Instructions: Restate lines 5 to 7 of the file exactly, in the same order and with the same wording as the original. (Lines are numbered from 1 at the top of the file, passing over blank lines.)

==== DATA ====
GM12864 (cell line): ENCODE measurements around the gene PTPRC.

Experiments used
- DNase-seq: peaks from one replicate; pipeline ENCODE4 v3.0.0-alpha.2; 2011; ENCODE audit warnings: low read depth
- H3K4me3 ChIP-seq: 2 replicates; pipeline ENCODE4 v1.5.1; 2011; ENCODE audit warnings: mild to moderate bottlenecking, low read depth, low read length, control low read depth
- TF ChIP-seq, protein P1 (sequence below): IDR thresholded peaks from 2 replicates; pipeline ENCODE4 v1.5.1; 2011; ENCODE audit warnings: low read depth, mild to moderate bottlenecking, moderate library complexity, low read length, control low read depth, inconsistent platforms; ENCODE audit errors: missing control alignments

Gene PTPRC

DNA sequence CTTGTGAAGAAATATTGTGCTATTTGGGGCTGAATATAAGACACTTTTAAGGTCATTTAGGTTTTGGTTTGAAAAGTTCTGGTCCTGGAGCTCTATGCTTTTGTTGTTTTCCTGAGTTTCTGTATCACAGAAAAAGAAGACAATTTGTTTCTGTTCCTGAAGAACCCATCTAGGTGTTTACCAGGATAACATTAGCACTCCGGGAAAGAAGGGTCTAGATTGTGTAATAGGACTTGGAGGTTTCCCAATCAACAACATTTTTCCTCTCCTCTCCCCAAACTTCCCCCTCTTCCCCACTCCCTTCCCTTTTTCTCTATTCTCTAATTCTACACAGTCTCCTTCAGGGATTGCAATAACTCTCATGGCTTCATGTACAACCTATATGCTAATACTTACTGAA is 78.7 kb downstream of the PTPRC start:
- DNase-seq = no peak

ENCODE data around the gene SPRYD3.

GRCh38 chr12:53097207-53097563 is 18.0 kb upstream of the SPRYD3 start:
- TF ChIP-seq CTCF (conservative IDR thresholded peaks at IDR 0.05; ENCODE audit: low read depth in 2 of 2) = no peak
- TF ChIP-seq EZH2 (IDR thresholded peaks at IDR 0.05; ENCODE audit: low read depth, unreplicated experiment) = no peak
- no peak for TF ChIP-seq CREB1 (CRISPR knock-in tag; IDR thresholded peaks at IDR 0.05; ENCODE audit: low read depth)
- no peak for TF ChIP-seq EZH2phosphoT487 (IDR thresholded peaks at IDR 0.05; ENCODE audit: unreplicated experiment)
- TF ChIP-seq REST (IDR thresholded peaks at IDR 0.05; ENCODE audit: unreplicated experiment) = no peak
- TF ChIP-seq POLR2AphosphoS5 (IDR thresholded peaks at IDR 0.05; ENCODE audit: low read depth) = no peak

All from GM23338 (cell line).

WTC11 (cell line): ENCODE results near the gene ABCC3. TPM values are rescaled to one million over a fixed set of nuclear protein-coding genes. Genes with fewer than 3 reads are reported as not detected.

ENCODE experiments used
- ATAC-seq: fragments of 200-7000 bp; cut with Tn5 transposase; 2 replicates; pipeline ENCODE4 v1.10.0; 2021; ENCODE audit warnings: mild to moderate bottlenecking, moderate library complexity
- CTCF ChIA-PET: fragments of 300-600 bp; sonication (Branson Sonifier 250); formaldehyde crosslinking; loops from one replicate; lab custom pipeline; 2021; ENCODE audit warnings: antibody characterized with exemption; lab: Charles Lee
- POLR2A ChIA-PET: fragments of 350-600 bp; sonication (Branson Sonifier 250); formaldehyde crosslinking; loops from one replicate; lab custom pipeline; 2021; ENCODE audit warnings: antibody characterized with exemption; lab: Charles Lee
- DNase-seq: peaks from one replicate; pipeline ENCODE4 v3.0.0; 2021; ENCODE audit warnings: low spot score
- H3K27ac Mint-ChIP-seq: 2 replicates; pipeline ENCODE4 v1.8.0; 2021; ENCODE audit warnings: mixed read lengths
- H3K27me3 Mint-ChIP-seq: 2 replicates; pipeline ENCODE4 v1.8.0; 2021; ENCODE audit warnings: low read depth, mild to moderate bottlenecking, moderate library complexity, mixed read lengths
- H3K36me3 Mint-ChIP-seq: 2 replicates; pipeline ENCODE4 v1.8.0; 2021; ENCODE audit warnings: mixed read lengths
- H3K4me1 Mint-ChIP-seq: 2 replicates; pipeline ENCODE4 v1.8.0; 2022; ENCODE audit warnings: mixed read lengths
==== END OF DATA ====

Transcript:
- TF ChIP-seq, protein P1 (sequence below): IDR thresholded peaks from 2 replicates; pipeline ENCODE4 v1.5.1; 2011; ENCODE audit warnings: low read depth, mild to moderate bottlenecking, moderate library complexity, low read length, control low read depth, inconsistent platforms; ENCODE audit errors: missing control alignments

Gene PTPRC

DNA sequence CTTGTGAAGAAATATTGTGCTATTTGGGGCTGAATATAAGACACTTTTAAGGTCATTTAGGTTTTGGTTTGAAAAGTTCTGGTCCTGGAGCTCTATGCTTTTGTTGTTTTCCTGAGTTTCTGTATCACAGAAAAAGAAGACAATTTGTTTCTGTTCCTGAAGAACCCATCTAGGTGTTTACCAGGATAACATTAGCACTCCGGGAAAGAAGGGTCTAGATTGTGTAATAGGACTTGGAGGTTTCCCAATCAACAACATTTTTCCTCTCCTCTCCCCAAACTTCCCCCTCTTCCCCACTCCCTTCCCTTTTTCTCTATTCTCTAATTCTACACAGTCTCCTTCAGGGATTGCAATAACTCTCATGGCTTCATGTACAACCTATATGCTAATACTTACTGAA is 78.7 kb downstream of the PTPRC start: